• Rogue DNS Servers
  • Local Pharming

PREVENTION AND MITIGATION MEASURES

How can pharming be prevented? A set of specifications, issued as part of a larger industry-wide effort, called the Domain Name System Security Extensions (DNSSEC), consists of specifications that enable authentication of DNS responses, in an effort to improve the reliability of DNS responses and thwart DNS-poisoning efforts. The central idea behind DNSSEC is to enable DNS query responses to be authenticated using a digital signature. A digitally signed DNS query enables a user to verify whether the information received in response to a DNS query matches the information served by the authoritative DNS server for that domain, ensuring that the DNS response is correct and complete.

How can a pharming attack be mitigated once launched? An outsourced solution, such as the RSA Fraud Action Anti-Pharming Service, is designed to handle DNS poisoning attacks from the detection phase to the threat’s complete shutdown. To detect pharming on a particular entity’s website, RSA deploys dedicated servers that actively monitor the Internet in search for poisoned DNS servers.

Phishing Attacks per Month

In November, phishing volume increased 18 percent – with 28,365 unique attacks detected by RSA. Compared to the same time last year (November 2010 vs. November 2011), phishing volume has increased 69%.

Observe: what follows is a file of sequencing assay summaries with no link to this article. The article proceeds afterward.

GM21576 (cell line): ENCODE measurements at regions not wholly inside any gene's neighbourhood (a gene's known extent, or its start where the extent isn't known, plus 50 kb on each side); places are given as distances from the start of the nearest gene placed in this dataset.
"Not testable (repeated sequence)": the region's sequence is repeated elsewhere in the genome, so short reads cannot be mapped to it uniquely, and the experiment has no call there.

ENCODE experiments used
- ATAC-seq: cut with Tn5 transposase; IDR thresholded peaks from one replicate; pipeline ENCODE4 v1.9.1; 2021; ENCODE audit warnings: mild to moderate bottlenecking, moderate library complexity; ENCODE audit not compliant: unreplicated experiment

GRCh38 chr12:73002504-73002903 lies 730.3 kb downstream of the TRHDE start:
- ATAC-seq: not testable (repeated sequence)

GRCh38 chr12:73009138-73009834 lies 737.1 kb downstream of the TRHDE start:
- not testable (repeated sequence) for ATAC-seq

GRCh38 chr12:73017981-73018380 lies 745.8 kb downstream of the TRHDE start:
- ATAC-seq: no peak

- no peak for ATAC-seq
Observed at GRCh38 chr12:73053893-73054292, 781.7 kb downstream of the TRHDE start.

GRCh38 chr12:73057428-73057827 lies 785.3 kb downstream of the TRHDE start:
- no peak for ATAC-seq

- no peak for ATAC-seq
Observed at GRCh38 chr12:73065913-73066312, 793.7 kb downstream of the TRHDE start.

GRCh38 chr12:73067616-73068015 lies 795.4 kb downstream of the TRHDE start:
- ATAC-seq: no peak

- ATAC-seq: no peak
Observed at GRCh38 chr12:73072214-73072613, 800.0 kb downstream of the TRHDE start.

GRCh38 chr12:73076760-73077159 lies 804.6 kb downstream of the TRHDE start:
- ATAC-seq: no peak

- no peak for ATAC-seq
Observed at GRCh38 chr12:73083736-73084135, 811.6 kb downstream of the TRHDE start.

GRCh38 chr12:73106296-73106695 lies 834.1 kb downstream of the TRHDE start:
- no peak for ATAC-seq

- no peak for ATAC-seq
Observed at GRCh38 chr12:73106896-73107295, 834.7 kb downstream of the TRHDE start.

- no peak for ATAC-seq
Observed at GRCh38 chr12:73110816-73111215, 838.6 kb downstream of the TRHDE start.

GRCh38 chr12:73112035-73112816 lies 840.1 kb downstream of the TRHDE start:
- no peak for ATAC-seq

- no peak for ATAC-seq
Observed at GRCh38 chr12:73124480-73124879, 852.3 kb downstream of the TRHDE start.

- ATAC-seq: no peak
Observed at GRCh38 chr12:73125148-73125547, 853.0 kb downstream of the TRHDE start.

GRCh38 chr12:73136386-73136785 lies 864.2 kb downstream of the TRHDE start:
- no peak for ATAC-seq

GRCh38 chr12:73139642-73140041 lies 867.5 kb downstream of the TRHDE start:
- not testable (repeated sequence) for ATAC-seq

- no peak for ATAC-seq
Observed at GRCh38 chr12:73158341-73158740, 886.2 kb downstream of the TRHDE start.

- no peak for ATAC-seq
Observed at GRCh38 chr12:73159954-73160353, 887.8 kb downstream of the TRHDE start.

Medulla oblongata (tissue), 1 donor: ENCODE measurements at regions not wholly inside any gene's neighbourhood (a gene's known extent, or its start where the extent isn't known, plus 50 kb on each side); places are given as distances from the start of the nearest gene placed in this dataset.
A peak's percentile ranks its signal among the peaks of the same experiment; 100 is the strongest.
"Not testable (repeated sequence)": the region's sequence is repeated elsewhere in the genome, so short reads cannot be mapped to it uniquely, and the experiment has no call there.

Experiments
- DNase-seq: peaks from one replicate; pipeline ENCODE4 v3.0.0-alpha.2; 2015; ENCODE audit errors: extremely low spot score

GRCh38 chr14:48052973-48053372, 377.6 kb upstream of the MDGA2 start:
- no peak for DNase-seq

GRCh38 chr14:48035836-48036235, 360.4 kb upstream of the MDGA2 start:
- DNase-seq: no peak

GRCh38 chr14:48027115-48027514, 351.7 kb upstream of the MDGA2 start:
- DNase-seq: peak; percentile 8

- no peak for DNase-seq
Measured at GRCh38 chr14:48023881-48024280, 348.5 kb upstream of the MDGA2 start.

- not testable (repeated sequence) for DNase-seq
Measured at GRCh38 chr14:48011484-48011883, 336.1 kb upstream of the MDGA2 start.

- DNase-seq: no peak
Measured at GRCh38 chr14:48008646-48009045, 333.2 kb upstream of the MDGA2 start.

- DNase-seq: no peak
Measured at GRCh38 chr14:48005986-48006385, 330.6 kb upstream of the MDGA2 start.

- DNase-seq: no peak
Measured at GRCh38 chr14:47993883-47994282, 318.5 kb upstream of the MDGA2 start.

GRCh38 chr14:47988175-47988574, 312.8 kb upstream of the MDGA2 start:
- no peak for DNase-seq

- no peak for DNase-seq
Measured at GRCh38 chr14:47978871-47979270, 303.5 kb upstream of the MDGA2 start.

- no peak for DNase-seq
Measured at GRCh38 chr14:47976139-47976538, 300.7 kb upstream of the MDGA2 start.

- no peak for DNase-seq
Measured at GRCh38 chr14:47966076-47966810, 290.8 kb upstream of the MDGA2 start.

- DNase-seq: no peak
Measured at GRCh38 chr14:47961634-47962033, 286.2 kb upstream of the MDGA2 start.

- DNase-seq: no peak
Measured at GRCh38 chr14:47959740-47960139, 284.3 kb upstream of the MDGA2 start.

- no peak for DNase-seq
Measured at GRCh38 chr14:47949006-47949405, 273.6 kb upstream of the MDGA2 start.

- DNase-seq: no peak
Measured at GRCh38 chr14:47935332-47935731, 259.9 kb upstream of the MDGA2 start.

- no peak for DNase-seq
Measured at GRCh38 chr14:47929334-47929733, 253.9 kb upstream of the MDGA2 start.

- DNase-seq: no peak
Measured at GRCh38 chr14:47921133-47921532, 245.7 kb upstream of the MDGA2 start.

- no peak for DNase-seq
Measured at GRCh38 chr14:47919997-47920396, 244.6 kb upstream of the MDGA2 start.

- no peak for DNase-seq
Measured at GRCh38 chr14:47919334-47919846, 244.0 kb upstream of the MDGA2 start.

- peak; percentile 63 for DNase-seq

Number of Brands Attacked

Last month, 313 brands were targeted within phishing attacks, marking a five percent increase. F55% of the brands targeted last month endured less than five attacks each. This figure is slightly higher than the 51% recorded in October. It appears that an increasing number of brands are enduring less than five attacks per month as phishers look to expand the list of brands added to their target list.

US Bank Types Attacked

The portion of brands targeted in the U.S. credit union sector decreased five percent, while brands targeted with phishing in the regional US banking sector saw a four percent increase. In addition, the portion of phishing attacks against nationwide U.S. banks increased two percent.

Top Countries by Attack Volume

In September 2011, the UK overtook the U.S.’s ostensibly perpetual position as the country that endured the highest volumes of phishing attacks each month. In November, the UK remains the country that has suffered the highest volume of phishing attacks with 51% of attacks launched against entities in the UK.

The U.S. endured the second highest volume, 23%, less than half of the attacks experienced by the UK, followed by South Africa (8%) and Canada (6%).

Top Countries by Attacked Brands

Through November, a total of 20 countries endured one percent or more of the world’s phishing attacks. Together, the U.S. and UK accounted for 43% of the world’s targeted brands, while the brands of eleven additional countries accounted for a total of 35% of phishing attacks in November.

Top Hosting Countries

In November, the US hosted 61% of the world’s phishing attacks, a seven percent increase from October. Nine of the top ten hosting countries in November retained their status from October with Poland replacing the Ukraine on that chart.

The RSA November Online Fraud Report Summary is here.

The RSA October Online Fraud Report Summary is here.

The RSA September Online Fraud Report Summary is here.